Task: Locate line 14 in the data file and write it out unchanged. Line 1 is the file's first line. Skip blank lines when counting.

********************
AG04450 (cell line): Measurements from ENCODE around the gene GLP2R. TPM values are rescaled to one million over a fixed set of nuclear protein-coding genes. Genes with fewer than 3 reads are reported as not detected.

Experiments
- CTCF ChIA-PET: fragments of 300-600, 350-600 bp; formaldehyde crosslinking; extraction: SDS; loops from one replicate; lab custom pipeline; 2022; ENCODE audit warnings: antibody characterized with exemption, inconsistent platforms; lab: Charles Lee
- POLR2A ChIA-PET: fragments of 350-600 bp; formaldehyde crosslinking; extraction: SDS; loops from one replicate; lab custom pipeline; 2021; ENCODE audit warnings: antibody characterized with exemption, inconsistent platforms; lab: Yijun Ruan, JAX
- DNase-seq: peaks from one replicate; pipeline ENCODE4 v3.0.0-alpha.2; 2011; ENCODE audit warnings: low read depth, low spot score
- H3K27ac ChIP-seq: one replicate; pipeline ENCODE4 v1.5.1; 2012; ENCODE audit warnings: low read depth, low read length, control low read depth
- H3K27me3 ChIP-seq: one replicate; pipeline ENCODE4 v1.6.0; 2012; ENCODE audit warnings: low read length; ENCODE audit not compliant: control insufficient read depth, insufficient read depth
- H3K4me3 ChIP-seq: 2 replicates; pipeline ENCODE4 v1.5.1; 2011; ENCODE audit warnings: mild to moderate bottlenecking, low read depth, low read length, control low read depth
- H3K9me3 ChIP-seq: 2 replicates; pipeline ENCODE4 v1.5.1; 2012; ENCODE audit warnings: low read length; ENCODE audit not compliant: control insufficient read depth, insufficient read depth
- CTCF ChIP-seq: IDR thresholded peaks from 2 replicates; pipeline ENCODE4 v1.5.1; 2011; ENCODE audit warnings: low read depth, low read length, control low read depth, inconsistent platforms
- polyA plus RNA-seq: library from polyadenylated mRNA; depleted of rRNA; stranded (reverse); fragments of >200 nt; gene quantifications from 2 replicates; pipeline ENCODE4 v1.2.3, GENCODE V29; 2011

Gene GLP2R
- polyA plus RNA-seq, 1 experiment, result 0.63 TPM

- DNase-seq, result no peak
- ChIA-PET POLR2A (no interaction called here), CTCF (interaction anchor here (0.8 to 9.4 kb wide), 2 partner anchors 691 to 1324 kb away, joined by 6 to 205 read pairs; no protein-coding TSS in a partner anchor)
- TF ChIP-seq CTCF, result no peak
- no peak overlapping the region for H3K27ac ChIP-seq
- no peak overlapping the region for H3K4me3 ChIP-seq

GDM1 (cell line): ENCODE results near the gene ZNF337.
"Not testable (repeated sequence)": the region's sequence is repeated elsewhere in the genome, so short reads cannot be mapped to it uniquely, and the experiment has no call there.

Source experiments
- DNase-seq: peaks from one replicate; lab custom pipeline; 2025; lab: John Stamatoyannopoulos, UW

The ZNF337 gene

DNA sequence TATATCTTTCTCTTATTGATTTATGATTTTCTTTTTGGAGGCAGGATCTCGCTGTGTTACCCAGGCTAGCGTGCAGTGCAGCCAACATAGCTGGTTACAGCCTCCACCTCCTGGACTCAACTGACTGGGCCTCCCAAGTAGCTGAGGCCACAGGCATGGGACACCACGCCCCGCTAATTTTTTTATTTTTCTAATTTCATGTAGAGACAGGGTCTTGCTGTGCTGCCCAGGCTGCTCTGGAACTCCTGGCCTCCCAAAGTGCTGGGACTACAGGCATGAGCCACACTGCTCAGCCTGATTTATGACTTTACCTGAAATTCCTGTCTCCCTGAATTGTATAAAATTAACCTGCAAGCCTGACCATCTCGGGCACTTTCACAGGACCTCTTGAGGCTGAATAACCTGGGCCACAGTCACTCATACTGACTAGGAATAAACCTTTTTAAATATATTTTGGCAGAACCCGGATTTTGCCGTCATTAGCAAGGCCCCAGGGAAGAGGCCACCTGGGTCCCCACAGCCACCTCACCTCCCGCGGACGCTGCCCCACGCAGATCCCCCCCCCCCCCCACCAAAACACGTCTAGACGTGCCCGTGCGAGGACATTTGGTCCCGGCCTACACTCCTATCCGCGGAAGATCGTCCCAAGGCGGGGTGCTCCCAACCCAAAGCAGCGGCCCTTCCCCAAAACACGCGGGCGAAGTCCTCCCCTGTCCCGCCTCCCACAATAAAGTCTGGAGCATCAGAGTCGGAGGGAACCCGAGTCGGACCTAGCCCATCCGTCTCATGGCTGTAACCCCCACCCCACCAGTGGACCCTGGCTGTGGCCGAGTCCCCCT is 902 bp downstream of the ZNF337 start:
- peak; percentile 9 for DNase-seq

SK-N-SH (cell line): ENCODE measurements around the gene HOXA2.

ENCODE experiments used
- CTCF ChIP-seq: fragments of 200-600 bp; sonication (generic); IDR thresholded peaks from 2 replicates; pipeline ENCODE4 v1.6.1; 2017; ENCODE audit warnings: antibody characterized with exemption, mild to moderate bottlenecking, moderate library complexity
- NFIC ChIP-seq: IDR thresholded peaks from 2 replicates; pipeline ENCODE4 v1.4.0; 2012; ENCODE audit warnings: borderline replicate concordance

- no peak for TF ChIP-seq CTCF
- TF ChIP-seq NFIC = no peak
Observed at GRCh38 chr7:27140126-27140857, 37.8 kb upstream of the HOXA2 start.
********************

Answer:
- DNase-seq, result no peak